In praise of beer-flavoured beer

Dry-hopped sours. Barrel-aged stouts. Organic fruit-infused, coffee bean-fermented, hazy IPAs with lactose and unicorn farts.

I love them all. Truly.

But sometimes they can be a bit much. What ever happened to beer that tastes like… beer? Beer that’s simple, well-balanced, and you can drink, like, 12 of them at a time. Beer that tastes like the beer we drank when we were kids (of legal drinking age, of course). Beer you don’t have to think twice about offering to your Dad, because you know he’s not going to take one sip, give you a sideways look, and abandon the bottle.

Of course, there’s a place for the weird and wonderful, the creative and innovative. But while Cantillon’s Gueuze might be one of the greatest beers I’ve ever tasted, do I really want to take a flat of it camping? No way José—not that there’s any way I could afford it, anyways.

So what does beer-flavoured beer actually taste like, other than, you know, beer?

Firstly, there should be no weird additions or adjuncts—water, hops, malt, yeast, that’s it. The Germans figured this one out over 500 years ago. The malt character should be grainy, bready or slightly nutty, but no strong roasted coffee or chocolate flavours. Mild hopping that balances the malt character and dries out the finish, as opposed to a shotgun blast of IBUs to the brainstem. Limited yeast character, likely lagered, definitely no spicy, fruity Belgian strains. Esters and phenols can take a hike.

Everything should be in balance and the last one should taste as good as the first. It should be “moreish” as the English say.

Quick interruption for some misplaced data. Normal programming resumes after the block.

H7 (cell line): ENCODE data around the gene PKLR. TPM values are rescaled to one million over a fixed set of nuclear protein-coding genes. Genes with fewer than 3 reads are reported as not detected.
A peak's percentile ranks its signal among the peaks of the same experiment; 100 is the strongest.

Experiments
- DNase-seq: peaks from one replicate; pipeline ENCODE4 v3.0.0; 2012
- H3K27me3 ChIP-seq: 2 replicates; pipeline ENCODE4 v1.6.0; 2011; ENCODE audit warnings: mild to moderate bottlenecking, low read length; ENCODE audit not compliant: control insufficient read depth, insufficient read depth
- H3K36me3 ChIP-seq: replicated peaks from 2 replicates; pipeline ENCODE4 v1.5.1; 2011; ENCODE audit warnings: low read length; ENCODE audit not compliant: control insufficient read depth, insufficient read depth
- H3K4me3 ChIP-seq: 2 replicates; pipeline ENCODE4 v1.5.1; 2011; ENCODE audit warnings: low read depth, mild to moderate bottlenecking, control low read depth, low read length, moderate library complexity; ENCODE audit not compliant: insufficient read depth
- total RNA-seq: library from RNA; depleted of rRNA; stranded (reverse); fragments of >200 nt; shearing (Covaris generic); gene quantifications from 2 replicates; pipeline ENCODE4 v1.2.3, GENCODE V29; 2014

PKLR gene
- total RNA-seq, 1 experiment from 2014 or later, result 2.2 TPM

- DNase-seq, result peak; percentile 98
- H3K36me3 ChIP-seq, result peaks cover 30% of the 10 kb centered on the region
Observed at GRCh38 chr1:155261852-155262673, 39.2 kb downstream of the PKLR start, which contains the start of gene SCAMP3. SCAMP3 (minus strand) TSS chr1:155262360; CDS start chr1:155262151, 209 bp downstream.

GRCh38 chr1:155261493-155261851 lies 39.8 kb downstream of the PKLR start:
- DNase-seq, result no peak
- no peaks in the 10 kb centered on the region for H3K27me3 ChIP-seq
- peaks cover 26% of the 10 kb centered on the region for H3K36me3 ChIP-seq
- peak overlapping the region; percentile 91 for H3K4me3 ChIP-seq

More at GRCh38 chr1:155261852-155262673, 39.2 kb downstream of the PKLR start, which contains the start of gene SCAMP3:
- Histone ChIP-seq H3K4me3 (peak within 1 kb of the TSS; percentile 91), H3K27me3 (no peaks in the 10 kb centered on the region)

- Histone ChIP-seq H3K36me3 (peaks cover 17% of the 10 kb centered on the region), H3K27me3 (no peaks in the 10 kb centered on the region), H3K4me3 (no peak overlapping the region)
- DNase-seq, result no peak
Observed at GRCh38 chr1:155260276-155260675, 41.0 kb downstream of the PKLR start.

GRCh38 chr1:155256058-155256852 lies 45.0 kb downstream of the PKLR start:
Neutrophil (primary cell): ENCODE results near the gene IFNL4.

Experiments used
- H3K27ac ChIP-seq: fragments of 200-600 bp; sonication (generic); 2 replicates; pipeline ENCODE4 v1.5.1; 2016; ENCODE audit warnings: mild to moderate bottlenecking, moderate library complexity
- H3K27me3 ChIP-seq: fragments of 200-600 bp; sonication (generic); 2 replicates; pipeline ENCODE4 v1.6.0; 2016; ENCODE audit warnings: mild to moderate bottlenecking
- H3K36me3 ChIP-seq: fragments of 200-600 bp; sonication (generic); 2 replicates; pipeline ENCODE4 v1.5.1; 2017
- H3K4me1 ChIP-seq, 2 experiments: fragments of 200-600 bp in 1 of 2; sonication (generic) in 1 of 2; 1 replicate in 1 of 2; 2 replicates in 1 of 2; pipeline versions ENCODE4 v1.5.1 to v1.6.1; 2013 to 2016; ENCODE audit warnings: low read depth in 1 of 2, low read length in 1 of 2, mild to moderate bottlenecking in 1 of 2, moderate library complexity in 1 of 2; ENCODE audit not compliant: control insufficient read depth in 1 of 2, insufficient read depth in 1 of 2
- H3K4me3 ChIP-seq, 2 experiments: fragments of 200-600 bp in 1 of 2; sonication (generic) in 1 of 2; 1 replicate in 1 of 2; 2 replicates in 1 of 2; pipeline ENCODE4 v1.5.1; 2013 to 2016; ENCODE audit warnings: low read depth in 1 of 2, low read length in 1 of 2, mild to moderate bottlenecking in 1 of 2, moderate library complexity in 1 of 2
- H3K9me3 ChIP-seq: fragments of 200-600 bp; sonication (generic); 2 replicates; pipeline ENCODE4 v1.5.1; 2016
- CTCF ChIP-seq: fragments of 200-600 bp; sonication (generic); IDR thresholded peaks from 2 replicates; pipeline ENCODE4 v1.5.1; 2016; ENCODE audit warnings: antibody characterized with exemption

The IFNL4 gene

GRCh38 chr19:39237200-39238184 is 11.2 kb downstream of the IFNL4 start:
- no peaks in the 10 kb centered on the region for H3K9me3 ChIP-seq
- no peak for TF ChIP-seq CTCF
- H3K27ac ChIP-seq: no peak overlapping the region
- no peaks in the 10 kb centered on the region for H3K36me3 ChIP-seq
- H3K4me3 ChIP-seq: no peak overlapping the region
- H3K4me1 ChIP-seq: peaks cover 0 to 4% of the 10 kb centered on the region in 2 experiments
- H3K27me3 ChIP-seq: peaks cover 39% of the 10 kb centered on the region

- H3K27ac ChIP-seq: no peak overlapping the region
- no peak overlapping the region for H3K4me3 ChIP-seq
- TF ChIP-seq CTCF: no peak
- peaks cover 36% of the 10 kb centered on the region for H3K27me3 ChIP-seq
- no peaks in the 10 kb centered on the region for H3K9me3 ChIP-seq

Here’s a few suggestions if you, too, are suffering palate fatigue and just want to knock back a cold six pack because life is hard and beer makes it a bit easier.


Lug Tread Lagered Ale by Beau’s All Natural Brewing Co. (5.2% ABV, 21 IBU)

The label says “Lagered Ale”, but that’s just is a very unpretentious Canadian way to describe a kolsch, which is what this sweet, grainy number is. Since 2006, Lug Tread has won every major brewing award several times over. Most importantly, it tastes like beer.


Kölsch by Doan’s Craft Brewing Company (5.0% ABV, 20 IBU)

Speaking of kolsch, here’s an actual kolsch, and it might be the best one in B.C. Golden and grainy with a clean, dry finish. You know what else it tastes like? That’s right: beer.


Simple Things Pilsner by Steel and Oak Brewing Co. (5.0% ABV, 42 IBU)

Simple is good, that’s why we’re here. Steel and Oak’s take on the Northern German pils is crisp, clean and refreshing. Everything you want and nothing you don’t. That’s because it tastes like beer.


Wild Honey Organic Ale by Nelson Brewing Company (5.0% ABV, 29 IBU)

This one isn’t a lager, but you’re a grown-up, you can handle it. Sweet honey and toasted malts combine to create a light ale that goes down easy again and again and again. And guess what? It tastes like beer.


33 Acres of Life by 33 Acres Brewing Company (4.8% ABV, 40 IBU)

Grainy malt character with some noticeable but totally appropriate hopping, this copper hued California common is what happens when you brew a lager yeast at ale temperatures: you get beer.


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